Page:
Home Economic News How petrol subsidy raised 2022 borrowing by N1trn

How petrol subsidy raised 2022 borrowing by N1trn

by Gift Adene
Debt Management Office

According to Ms. Patience Oniha, director-general of the Debt Management Office, DMO, the government’s need to borrow N1 trillion to subsidize gasoline this year has increased the nation’s public debt stock.

She attributed the current debt stock to budget deficit in a presentation yesterday at the Executive Course on Budgeting and Fiscal Transparency at the Army Resource Centre in Abuja, noting that the borrowing plan for 2022 was increased by N1 trillion to allow the government to pay the additional cost of the gasoline subsidy.

Despite the $42.8 billion in public debt, Ms. Oniha claimed that it was sustainable and remained within acceptable bounds.

The D-G stated that because of revenue issues, the federal government has to turn to borrowing to finance the budget. He was speaking on the topic of debt sustainability challenges and the strategic revenue mobilization initiative.

She said that the DMO was using instruments from the World Bank and the International Monetary Fund to make sure Nigeria’s public debt could be sustained.

According to her, “These tools include an annual Debt Sustainability Analysis (DSA) and a Medium Term Debt Management Strategy (MTDS) every four years.”

In addition, she said, “Maturities in the Public Debt Portfolio are well spread to avoid bunching of maturities and to ease repayments of maturing obligations. The Domestic Debt portfolio has securities with tenors ranging from 91 days to 30 years, while the External Debt Portfolio has securities ranging between 5 years to 30 years.”

She explained that despite criticisms of the government’s borrowing, Nigeria’s debt to GDP ratio remains among the lowest globally.

She pointed out that while Nigeria’s debt to GDP ratio was 23.06 percent, countries such as Angola (136.54%), South Africa (69.45%), Ghana (78.92%), United States (133.92%) and United Kingdom (104.47%) have higher ratios.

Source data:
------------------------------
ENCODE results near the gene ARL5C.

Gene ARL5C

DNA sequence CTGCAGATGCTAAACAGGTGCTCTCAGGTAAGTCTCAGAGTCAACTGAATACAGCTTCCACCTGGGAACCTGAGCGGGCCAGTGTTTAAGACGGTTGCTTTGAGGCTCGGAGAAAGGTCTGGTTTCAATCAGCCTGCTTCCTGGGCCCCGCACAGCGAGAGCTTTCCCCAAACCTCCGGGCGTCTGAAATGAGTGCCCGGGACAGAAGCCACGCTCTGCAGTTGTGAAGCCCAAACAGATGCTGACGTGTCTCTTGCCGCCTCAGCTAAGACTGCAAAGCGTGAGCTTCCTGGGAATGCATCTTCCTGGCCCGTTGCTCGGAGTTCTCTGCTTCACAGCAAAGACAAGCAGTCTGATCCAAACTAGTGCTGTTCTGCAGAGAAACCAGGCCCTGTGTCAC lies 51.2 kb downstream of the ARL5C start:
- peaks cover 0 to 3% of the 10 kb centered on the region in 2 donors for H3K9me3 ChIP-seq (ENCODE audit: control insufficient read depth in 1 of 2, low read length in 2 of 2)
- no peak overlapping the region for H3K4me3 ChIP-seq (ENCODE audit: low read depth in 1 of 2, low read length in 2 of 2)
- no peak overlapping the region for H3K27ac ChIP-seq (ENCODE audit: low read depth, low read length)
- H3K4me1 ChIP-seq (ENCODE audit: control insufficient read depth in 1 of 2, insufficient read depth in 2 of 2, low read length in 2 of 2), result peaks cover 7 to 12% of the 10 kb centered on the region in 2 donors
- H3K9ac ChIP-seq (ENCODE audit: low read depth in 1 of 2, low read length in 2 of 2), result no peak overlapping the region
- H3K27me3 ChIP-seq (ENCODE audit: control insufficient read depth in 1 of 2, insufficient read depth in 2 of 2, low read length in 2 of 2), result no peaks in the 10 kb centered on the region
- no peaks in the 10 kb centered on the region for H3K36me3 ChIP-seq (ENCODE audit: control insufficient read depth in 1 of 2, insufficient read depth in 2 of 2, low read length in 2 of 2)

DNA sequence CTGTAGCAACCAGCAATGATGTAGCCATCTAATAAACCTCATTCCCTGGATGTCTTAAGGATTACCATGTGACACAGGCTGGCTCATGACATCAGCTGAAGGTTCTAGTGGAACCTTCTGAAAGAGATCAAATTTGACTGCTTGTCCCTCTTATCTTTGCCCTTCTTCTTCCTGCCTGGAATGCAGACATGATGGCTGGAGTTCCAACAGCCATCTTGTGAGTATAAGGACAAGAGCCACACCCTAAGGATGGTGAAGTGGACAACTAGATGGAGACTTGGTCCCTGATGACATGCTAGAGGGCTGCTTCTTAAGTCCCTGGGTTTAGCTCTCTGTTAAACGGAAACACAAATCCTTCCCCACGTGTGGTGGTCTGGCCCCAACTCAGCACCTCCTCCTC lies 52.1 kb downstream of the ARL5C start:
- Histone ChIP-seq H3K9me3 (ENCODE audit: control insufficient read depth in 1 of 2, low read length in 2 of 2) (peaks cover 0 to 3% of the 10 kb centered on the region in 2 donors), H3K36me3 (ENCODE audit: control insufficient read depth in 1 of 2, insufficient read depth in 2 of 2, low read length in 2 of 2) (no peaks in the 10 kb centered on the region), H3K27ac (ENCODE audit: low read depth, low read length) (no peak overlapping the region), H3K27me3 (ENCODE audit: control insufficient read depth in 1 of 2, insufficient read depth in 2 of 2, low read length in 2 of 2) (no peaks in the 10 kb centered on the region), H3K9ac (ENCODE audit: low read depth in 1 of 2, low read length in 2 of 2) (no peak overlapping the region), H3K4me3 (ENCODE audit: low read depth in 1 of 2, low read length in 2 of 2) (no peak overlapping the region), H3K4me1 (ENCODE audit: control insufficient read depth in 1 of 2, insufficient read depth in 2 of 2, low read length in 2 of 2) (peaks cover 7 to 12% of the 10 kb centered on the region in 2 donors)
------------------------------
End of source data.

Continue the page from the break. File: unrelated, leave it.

She however stressed that Nigeria was not alone in rising levels of public debts, pointing out that across the globe, governments were borrowing more to meet with economic and social challenges posed by the Covid-19 pandemic and the Russia-Ukraine war.

“Governments across the world borrow. Globally, debt levels are growing, but it is not a new trend. Debt levels were already rising prior to Covid-19 crisis when compared to 2014. Globally, sovereign debt grew from 49 percent of GDP in 2014 to 57.9 percent in 2019 and in sub-Saharan Africa, from 35 percent of GDP in 2014 to 55 percent in 2019. In Nigeria, this ratio rose from 13 percent in 2014 to 19 percent in 2019”, she stated.

The DG also explained that the government was not just borrowing for borrowing sake, emphasizing that the loans would enable the government to finance critical infrastructure with multiplier benefits (job creation, movement of persons and goods) and overall GDP growth.

She noted that the country was facing a revenue crisis, adding that it has become very important for the government at all levels to pay more attention on how to increase revenue generation as a means of reducing borrowing.

The DMO boss noted that Nigeria was performing poorly in terms of revenue, as she said that the country had a far lower revenue record than it could generate.

She said that the federal government has taken a number of measures to grow its revenue, while urging citizens and corporate bodies to pay their taxes in order to make funds available for the government to finance the various much-needed infrastructural facilities, across the country.

The D-G added that the issuance of federal government securities had several benefits for both the citizens and corporate organisations.

They included being safe investment opportunities with regular returns and being the vehicle for mobilizing large pools of funds from domestic and international sources for investments in capital projects

She added that the development of the domestic financial sector; Liquid assets for banks and other institutions who need to hold such assets; attracting foreign investors into the domestic markets; and providing sovereign yield curves in the domestic and international markets, against which other issuers such as State Governments, private sector entities and multilaterals can issue securities to raise capital were major advantages of the exercise.


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